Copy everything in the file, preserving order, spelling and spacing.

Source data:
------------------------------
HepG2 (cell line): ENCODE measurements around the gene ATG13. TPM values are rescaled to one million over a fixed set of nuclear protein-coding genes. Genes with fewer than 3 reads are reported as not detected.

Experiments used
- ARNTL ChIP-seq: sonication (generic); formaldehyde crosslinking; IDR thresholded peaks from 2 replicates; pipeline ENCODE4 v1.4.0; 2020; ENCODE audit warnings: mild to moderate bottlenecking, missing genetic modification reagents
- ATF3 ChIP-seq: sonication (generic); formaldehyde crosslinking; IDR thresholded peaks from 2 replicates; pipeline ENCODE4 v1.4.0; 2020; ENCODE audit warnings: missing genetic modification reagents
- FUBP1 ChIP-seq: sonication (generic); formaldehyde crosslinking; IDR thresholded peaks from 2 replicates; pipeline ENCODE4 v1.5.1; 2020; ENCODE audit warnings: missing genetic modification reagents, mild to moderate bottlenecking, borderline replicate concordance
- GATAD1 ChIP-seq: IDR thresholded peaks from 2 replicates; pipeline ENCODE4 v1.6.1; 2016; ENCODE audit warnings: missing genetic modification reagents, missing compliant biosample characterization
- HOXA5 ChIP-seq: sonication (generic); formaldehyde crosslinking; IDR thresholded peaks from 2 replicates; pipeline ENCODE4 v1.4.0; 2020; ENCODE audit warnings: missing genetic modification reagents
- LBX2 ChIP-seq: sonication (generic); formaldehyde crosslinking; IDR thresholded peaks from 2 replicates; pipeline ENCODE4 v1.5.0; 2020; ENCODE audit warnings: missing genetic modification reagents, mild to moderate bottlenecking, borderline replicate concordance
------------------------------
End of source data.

HepG2 (cell line): ENCODE measurements around the gene ATG13. TPM values are rescaled to one million over a fixed set of nuclear protein-coding genes. Genes with fewer than 3 reads are reported as not detected.

Experiments used
- ARNTL ChIP-seq: sonication (generic); formaldehyde crosslinking; IDR thresholded peaks from 2 replicates; pipeline ENCODE4 v1.4.0; 2020; ENCODE audit warnings: mild to moderate bottlenecking, missing genetic modification reagents
- ATF3 ChIP-seq: sonication (generic); formaldehyde crosslinking; IDR thresholded peaks from 2 replicates; pipeline ENCODE4 v1.4.0; 2020; ENCODE audit warnings: missing genetic modification reagents
- FUBP1 ChIP-seq: sonication (generic); formaldehyde crosslinking; IDR thresholded peaks from 2 replicates; pipeline ENCODE4 v1.5.1; 2020; ENCODE audit warnings: missing genetic modification reagents, mild to moderate bottlenecking, borderline replicate concordance
- GATAD1 ChIP-seq: IDR thresholded peaks from 2 replicates; pipeline ENCODE4 v1.6.1; 2016; ENCODE audit warnings: missing genetic modification reagents, missing compliant biosample characterization
- HOXA5 ChIP-seq: sonication (generic); formaldehyde crosslinking; IDR thresholded peaks from 2 replicates; pipeline ENCODE4 v1.4.0; 2020; ENCODE audit warnings: missing genetic modification reagents
- LBX2 ChIP-seq: sonication (generic); formaldehyde crosslinking; IDR thresholded peaks from 2 replicates; pipeline ENCODE4 v1.5.0; 2020; ENCODE audit warnings: missing genetic modification reagents, mild to moderate bottlenecking, borderline replicate concordance